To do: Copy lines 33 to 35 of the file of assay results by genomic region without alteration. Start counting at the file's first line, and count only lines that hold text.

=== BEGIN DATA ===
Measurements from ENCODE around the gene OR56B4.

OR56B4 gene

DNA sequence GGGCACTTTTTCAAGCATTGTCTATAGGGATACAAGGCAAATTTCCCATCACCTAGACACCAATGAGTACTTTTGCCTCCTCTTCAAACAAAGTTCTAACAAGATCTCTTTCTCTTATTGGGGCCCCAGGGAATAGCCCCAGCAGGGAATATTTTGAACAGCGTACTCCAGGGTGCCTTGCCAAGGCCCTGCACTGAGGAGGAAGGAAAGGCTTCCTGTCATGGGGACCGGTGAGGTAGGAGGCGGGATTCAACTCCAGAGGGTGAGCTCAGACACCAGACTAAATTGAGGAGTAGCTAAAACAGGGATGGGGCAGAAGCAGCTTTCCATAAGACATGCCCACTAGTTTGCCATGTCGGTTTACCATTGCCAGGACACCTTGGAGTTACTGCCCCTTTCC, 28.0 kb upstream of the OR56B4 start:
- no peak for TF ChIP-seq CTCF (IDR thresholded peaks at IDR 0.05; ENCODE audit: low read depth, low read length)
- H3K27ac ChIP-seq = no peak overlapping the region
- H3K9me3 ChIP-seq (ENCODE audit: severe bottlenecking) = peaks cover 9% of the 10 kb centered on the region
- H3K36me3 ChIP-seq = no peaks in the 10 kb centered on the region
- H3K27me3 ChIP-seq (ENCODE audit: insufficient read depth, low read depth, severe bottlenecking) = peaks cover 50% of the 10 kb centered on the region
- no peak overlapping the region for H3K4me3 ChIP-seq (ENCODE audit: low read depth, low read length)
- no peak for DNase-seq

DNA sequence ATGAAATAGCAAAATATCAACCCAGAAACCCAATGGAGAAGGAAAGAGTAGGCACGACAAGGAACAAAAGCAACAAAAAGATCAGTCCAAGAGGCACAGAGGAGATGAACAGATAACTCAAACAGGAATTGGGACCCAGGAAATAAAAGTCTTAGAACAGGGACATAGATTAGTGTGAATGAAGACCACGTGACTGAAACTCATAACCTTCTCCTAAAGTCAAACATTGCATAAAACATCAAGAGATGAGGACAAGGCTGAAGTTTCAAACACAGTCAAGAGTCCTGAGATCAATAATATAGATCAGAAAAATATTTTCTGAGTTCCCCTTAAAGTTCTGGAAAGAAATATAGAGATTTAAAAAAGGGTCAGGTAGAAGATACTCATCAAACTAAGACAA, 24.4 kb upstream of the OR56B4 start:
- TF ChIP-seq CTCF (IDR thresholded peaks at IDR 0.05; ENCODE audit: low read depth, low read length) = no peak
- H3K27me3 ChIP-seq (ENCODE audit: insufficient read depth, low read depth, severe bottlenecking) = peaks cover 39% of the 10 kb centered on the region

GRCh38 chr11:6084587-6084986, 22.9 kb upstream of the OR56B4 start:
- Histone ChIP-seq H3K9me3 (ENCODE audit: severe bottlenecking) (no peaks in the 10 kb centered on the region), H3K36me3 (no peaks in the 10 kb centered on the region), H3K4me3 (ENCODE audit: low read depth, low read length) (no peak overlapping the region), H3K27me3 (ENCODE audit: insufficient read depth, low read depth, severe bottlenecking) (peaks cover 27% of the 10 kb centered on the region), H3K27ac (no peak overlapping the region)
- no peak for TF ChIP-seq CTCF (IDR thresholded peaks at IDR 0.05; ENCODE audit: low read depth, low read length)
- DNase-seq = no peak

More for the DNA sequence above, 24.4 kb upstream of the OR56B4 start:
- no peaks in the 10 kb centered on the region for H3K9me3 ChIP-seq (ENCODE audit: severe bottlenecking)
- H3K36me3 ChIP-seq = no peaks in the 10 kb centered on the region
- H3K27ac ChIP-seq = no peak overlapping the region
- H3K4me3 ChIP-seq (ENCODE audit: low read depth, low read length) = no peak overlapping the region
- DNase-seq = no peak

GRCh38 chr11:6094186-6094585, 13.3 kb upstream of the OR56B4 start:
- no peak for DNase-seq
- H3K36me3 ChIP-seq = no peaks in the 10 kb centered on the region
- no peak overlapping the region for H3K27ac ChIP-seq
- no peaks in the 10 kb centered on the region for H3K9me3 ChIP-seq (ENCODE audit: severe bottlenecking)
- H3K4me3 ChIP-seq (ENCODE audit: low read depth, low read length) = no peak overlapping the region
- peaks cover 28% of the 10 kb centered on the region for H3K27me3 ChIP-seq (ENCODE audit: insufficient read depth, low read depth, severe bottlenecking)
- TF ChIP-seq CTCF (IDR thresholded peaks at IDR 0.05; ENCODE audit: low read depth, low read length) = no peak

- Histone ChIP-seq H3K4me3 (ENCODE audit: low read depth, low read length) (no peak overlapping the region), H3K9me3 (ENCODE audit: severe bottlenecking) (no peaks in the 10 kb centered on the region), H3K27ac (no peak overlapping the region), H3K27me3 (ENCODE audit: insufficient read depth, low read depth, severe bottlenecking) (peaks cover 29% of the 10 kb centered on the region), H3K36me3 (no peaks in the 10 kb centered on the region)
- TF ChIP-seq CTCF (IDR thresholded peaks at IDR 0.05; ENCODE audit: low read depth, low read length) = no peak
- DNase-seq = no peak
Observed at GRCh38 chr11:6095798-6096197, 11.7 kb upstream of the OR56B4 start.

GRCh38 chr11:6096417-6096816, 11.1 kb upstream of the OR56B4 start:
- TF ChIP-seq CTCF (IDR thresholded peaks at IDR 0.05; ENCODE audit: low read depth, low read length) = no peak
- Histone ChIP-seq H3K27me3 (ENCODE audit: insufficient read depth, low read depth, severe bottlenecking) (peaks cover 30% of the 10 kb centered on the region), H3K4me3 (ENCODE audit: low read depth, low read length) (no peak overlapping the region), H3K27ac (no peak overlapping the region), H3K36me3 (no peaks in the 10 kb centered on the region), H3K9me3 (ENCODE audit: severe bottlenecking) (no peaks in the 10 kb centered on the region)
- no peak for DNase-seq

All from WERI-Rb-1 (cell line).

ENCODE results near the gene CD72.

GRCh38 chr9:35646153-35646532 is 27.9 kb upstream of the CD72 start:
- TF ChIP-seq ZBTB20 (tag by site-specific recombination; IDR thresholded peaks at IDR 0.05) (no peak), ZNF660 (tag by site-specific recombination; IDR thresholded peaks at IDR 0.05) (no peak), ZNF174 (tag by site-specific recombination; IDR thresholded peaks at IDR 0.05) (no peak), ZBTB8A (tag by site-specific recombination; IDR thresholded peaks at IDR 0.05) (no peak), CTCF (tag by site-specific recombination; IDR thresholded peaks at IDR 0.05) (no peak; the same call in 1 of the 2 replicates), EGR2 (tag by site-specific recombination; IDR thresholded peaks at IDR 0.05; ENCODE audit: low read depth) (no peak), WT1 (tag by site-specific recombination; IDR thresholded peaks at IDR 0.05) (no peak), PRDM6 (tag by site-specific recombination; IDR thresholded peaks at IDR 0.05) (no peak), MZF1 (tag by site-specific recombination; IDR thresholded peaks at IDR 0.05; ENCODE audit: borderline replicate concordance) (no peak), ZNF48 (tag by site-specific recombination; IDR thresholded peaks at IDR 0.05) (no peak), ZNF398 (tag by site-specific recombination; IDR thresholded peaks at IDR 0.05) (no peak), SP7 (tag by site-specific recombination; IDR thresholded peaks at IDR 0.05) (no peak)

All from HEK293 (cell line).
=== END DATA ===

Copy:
- TF ChIP-seq CTCF (IDR thresholded peaks at IDR 0.05; ENCODE audit: low read depth, low read length) = no peak
- DNase-seq = no peak
Observed at GRCh38 chr11:6095798-6096197, 11.7 kb upstream of the OR56B4 start.